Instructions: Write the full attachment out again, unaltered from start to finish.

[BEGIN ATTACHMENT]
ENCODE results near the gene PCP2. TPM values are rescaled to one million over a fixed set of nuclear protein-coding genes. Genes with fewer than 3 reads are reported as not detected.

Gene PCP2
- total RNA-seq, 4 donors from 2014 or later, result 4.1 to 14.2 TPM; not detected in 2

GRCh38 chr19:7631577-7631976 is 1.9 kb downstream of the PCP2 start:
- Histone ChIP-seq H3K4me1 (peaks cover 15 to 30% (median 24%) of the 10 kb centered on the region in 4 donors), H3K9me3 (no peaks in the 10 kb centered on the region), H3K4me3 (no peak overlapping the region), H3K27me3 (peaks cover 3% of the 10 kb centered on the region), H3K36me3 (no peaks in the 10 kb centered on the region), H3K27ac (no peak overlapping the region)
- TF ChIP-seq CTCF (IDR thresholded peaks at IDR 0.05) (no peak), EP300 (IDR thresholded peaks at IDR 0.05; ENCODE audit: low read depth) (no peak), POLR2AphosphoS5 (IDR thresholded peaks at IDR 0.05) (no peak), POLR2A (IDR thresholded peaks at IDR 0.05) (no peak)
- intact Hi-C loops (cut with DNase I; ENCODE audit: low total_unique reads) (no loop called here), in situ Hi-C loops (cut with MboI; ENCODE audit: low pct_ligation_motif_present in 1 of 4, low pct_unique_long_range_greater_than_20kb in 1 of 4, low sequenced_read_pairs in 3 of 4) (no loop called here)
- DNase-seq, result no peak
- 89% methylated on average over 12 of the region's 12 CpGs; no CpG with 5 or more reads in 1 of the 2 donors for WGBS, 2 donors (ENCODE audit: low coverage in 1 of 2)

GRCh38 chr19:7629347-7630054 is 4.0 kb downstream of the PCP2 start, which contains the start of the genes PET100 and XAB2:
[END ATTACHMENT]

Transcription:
ENCODE results near the gene PCP2. TPM values are rescaled to one million over a fixed set of nuclear protein-coding genes. Genes with fewer than 3 reads are reported as not detected.

Gene PCP2
- total RNA-seq, 4 donors from 2014 or later, result 4.1 to 14.2 TPM; not detected in 2

GRCh38 chr19:7631577-7631976 is 1.9 kb downstream of the PCP2 start:
- Histone ChIP-seq H3K4me1 (peaks cover 15 to 30% (median 24%) of the 10 kb centered on the region in 4 donors), H3K9me3 (no peaks in the 10 kb centered on the region), H3K4me3 (no peak overlapping the region), H3K27me3 (peaks cover 3% of the 10 kb centered on the region), H3K36me3 (no peaks in the 10 kb centered on the region), H3K27ac (no peak overlapping the region)
- TF ChIP-seq CTCF (IDR thresholded peaks at IDR 0.05) (no peak), EP300 (IDR thresholded peaks at IDR 0.05; ENCODE audit: low read depth) (no peak), POLR2AphosphoS5 (IDR thresholded peaks at IDR 0.05) (no peak), POLR2A (IDR thresholded peaks at IDR 0.05) (no peak)
- intact Hi-C loops (cut with DNase I; ENCODE audit: low total_unique reads) (no loop called here), in situ Hi-C loops (cut with MboI; ENCODE audit: low pct_ligation_motif_present in 1 of 4, low pct_unique_long_range_greater_than_20kb in 1 of 4, low sequenced_read_pairs in 3 of 4) (no loop called here)
- DNase-seq, result no peak
- 89% methylated on average over 12 of the region's 12 CpGs; no CpG with 5 or more reads in 1 of the 2 donors for WGBS, 2 donors (ENCODE audit: low coverage in 1 of 2)

GRCh38 chr19:7629347-7630054 is 4.0 kb downstream of the PCP2 start, which contains the start of the genes PET100 and XAB2: